How do I stop my dog from barking all the time?
Barking is a common behavioral problem and is of special concern for people who live close to their neighbors. Barking is a natural behavior, and you should allow your dog to bark in some controlled circumstances.
A dog who barks excessively at the sound of a car in the driveway or the ring of the doorbell may be protecting his territory. While this behavior seems desirable, your dog may not be able to tell friend from foe or know when to curb his aggression, especially if you encourage his watchdog antics. Some dogs are not territorial but simply enjoy the excitement of visitors and bark at them for entertainment.
Let your dog announce the arrival of a visitor, but allow him no more than three barks, then interrupt his barking (by shaking an aluminum can that contains a few pennies, if necessary) and tell him to sit and stay. Reward him with praise or a food treat for proper behavior. Practice having him sit and stay often, even when no one is at the door, until your dog learns to comply.
If your dog barks or howls when left alone inside your home or yard, he may be bored, lonely, distressed at being separated from you or attempting to interact with other dogs in your neighborhood. Be sure he is getting plenty of exercise and attention. Younger dogs (less than three years of age) and dogs whose ancestors were specifically bred to be highly active, such as northern breeds, herding breeds, and sporting breeds, are especially susceptible to boredom. Consider these solutions: buy a dog toy designed specifically to entertain a dog who is left alone; hire someone to take your dog for an energetic walk during your daily absence; or take your dog to a doggy day care center one or more days each week, so he’ll be able to exercise and play to his hearts content.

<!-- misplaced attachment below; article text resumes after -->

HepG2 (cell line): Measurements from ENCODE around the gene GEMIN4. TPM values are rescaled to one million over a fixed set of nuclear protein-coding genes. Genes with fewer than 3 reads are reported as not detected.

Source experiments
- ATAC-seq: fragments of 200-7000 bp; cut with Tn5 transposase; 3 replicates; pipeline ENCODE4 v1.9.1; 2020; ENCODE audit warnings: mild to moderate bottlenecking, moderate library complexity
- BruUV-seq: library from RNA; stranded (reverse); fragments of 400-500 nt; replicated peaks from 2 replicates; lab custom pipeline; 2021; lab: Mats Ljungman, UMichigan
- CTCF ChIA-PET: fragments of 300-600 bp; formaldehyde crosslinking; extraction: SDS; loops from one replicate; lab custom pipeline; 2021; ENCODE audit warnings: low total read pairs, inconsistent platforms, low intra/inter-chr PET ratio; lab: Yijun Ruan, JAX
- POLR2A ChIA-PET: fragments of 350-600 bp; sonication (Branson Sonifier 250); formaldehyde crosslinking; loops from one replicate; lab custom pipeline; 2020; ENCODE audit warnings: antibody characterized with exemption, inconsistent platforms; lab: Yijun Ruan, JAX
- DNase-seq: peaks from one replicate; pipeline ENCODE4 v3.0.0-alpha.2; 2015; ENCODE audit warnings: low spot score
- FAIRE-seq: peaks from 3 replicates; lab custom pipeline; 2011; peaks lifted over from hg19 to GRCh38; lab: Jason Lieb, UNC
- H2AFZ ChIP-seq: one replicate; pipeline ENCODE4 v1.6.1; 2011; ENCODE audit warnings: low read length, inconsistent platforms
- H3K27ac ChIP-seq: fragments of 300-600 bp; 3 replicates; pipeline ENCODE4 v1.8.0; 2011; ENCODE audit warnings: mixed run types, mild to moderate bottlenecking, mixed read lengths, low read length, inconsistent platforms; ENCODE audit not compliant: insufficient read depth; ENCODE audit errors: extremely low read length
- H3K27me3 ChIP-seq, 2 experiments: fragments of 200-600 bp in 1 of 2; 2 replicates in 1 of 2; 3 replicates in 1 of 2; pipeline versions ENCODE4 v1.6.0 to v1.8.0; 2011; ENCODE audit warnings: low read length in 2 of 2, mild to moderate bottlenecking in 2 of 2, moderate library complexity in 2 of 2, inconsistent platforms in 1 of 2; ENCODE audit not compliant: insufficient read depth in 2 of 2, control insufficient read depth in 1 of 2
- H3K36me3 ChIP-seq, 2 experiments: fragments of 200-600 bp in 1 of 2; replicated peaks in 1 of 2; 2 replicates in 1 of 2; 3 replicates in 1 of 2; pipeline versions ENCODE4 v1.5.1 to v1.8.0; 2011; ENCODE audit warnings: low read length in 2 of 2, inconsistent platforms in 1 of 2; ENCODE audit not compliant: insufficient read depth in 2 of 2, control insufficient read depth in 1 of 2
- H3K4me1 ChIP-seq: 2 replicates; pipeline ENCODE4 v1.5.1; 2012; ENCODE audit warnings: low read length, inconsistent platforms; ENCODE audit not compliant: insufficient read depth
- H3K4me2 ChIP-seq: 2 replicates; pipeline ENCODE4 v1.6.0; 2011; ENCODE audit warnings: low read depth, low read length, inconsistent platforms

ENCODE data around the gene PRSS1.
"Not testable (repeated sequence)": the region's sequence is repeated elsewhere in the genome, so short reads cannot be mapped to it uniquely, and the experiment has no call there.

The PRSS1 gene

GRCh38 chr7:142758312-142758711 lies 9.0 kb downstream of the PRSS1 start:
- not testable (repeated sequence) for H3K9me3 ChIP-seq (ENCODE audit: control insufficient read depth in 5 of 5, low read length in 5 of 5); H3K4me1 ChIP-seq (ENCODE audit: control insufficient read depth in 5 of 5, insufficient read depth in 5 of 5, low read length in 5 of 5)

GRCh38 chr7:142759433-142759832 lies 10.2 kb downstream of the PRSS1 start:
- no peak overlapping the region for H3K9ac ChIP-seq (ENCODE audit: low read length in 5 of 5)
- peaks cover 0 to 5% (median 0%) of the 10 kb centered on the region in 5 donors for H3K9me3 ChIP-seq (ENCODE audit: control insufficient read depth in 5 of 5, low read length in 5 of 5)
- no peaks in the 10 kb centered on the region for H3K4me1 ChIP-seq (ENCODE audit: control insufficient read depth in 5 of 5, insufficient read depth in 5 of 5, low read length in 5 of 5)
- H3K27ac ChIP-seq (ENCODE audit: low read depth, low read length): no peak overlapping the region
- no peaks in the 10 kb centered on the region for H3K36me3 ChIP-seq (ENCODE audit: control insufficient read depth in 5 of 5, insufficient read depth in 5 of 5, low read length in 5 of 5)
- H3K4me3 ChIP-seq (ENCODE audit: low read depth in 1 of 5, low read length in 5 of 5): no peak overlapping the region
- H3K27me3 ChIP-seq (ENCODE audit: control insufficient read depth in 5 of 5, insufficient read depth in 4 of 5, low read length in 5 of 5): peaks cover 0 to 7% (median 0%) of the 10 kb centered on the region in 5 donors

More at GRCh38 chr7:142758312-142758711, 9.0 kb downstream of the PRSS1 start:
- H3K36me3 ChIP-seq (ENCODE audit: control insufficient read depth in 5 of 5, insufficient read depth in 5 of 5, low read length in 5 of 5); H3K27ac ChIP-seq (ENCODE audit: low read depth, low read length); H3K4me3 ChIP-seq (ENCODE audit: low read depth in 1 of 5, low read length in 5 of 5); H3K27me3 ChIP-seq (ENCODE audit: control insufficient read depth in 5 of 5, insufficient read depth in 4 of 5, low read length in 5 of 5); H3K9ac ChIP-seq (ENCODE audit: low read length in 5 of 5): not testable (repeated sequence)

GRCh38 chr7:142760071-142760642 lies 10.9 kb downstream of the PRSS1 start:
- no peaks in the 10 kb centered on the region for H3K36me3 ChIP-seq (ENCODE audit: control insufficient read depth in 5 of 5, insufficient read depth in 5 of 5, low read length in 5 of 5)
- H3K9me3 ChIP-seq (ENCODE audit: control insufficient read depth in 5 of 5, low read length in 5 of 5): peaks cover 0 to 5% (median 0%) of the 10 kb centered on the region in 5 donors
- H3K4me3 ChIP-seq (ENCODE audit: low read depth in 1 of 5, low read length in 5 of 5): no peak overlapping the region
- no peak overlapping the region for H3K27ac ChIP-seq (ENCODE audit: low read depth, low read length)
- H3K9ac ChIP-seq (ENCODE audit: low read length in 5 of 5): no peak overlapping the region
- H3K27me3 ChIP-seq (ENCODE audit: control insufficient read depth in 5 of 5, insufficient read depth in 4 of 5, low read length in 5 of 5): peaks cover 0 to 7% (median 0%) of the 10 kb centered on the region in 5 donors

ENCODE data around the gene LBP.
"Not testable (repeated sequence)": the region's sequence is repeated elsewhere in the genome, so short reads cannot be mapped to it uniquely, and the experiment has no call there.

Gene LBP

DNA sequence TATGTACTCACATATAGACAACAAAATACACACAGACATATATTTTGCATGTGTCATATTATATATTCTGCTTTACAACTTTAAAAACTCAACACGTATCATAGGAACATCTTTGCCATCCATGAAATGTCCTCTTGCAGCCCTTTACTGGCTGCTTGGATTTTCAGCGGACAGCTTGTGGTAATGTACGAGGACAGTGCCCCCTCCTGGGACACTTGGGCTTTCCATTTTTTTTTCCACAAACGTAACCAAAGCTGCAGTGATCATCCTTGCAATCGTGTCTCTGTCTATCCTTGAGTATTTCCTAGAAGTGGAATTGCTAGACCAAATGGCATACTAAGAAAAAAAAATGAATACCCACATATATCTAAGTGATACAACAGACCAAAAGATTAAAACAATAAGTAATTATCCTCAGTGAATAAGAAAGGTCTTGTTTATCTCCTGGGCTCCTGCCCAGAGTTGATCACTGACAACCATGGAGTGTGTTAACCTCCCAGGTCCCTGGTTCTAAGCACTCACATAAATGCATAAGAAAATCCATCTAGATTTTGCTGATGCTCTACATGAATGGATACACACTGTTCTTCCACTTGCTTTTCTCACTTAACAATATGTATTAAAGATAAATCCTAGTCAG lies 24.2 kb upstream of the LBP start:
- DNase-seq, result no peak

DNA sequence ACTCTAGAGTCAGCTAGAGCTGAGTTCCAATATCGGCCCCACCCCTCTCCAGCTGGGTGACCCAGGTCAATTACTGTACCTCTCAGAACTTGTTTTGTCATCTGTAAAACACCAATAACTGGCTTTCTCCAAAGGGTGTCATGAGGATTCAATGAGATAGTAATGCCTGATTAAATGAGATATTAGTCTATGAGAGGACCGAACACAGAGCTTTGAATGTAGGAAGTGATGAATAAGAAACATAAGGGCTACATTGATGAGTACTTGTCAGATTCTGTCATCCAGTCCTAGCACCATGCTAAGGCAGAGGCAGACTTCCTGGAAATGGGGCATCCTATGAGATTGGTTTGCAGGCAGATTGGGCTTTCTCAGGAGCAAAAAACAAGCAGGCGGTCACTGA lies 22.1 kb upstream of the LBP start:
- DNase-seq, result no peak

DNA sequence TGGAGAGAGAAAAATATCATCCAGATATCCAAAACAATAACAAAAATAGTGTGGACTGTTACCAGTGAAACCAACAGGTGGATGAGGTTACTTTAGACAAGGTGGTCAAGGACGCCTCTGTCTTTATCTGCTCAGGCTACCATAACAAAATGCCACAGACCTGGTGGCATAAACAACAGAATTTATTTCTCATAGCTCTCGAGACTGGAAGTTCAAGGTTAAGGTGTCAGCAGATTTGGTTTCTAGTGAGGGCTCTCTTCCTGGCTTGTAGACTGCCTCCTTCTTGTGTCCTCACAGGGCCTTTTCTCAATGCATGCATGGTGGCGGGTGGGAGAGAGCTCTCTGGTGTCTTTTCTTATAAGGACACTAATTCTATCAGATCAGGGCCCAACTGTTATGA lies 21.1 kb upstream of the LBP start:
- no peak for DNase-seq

Several types of antibark (also called bark-control) collars are currently available. Some of them spray citronella (pungent aromatic oil extracted from the Asian grass Cymbopogon nardus), some collars emit a high-pitched noise, and some emit a static shock. These products have variable effects, depending on how they are used, but they do not address the underlying problems that are causing the dog to bark. Likewise, debarking surgery, in which the dogs vocal chords are altered so that he can no longer bark at full volume (although many debarked dogs can still make a significant amount of vocal noise) will not change the dogs behavior.
— Leslie Sinclair, DVM